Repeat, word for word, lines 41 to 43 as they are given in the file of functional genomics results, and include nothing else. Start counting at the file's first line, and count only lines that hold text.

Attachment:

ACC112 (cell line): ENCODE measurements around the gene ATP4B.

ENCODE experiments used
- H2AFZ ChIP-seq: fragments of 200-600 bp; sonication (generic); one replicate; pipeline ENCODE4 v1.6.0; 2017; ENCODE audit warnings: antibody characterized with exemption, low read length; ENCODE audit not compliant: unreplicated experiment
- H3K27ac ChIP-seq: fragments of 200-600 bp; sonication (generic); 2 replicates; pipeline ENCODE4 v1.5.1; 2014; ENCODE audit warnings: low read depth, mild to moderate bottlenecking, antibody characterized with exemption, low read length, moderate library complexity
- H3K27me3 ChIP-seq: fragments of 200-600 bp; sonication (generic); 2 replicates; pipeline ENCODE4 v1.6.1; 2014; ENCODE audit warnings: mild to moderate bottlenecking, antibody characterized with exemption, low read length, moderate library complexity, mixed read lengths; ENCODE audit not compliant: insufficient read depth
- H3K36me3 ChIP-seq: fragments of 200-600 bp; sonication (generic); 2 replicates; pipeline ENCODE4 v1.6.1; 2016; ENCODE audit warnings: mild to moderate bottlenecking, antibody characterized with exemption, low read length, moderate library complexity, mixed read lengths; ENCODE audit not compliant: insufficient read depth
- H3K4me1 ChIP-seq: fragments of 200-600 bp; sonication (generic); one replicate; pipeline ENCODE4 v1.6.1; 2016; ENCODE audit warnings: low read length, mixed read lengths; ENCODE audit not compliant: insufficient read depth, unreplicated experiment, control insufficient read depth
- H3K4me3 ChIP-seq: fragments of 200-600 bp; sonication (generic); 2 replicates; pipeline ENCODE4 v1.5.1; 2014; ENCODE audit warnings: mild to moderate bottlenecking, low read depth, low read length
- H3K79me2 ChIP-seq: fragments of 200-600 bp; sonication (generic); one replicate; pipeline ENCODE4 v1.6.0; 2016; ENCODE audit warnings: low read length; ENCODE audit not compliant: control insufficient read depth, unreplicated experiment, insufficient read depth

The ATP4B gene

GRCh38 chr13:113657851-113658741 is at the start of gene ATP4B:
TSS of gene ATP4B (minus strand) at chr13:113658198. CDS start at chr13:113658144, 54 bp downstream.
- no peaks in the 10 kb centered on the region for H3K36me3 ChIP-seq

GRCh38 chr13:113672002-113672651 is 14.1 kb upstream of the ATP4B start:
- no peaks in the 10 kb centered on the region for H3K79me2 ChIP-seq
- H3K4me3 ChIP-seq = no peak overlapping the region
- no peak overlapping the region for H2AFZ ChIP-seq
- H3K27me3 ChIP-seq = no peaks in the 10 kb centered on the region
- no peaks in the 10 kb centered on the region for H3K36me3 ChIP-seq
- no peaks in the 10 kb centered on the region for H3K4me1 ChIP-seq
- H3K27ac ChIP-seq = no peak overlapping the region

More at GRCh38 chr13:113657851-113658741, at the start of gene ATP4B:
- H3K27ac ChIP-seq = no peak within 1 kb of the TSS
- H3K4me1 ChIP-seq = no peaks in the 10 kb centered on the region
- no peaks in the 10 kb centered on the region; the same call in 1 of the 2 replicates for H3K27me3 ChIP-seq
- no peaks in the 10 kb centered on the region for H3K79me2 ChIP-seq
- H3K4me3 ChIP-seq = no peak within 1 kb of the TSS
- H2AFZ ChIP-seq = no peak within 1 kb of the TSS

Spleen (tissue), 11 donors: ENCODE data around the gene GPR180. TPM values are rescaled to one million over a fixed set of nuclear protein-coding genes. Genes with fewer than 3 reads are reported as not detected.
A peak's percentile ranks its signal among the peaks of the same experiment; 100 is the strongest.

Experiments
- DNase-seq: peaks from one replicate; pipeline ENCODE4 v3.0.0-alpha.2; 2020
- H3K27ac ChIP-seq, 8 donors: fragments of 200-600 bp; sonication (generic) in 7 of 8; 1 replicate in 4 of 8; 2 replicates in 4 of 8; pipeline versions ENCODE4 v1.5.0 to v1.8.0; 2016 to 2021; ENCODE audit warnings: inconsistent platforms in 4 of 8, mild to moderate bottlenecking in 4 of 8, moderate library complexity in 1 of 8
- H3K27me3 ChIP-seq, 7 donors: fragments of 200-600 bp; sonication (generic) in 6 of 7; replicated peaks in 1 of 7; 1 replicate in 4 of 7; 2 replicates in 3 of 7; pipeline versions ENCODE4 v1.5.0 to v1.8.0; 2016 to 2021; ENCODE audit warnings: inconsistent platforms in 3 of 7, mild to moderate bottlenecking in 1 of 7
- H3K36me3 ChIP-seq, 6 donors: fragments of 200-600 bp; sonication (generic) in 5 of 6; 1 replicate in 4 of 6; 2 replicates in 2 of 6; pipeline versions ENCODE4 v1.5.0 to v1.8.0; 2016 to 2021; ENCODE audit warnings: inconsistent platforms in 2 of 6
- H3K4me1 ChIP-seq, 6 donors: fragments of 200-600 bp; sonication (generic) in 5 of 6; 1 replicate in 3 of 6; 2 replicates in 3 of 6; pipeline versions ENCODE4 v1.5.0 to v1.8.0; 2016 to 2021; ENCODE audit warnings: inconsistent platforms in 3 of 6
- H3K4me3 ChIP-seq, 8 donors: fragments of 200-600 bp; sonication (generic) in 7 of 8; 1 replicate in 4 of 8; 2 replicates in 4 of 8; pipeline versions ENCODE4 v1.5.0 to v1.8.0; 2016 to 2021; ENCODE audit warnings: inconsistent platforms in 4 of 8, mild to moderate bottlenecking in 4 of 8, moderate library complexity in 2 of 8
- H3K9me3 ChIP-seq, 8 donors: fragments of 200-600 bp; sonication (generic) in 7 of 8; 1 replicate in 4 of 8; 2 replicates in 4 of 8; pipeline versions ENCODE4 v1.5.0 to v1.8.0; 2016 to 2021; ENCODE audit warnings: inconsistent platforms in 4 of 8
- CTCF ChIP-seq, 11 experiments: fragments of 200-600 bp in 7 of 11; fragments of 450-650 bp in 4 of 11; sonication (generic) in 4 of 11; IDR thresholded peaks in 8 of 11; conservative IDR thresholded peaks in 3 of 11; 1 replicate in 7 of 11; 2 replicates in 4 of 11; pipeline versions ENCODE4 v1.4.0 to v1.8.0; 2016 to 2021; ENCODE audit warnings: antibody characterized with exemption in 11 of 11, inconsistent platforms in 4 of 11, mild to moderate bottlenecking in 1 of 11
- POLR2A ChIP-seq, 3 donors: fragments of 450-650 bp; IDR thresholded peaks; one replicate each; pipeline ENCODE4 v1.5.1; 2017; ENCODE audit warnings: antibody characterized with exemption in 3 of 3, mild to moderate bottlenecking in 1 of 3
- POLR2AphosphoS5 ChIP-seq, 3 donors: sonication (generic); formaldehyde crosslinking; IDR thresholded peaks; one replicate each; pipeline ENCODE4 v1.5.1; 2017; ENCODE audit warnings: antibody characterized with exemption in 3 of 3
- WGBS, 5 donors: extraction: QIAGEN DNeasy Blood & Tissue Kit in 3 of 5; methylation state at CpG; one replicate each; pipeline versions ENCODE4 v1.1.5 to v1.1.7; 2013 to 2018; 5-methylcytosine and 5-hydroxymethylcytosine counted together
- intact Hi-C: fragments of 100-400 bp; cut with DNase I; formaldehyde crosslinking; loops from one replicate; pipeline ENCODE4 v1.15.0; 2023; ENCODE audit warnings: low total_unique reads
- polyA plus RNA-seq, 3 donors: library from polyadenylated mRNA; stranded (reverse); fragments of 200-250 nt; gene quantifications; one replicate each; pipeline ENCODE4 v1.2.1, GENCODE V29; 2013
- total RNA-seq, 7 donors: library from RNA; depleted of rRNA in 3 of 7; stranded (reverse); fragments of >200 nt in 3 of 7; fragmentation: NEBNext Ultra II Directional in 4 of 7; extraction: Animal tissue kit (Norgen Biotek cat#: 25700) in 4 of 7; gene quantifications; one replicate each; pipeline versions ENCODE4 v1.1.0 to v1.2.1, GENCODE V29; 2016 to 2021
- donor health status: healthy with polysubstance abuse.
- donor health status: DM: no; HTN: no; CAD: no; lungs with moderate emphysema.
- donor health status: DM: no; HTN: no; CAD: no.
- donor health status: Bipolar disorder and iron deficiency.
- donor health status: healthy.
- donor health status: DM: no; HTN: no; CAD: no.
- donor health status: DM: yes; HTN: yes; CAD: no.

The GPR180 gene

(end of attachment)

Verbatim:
- POLR2AphosphoS5 ChIP-seq, 3 donors: sonication (generic); formaldehyde crosslinking; IDR thresholded peaks; one replicate each; pipeline ENCODE4 v1.5.1; 2017; ENCODE audit warnings: antibody characterized with exemption in 3 of 3
- WGBS, 5 donors: extraction: QIAGEN DNeasy Blood & Tissue Kit in 3 of 5; methylation state at CpG; one replicate each; pipeline versions ENCODE4 v1.1.5 to v1.1.7; 2013 to 2018; 5-methylcytosine and 5-hydroxymethylcytosine counted together
- intact Hi-C: fragments of 100-400 bp; cut with DNase I; formaldehyde crosslinking; loops from one replicate; pipeline ENCODE4 v1.15.0; 2023; ENCODE audit warnings: low total_unique reads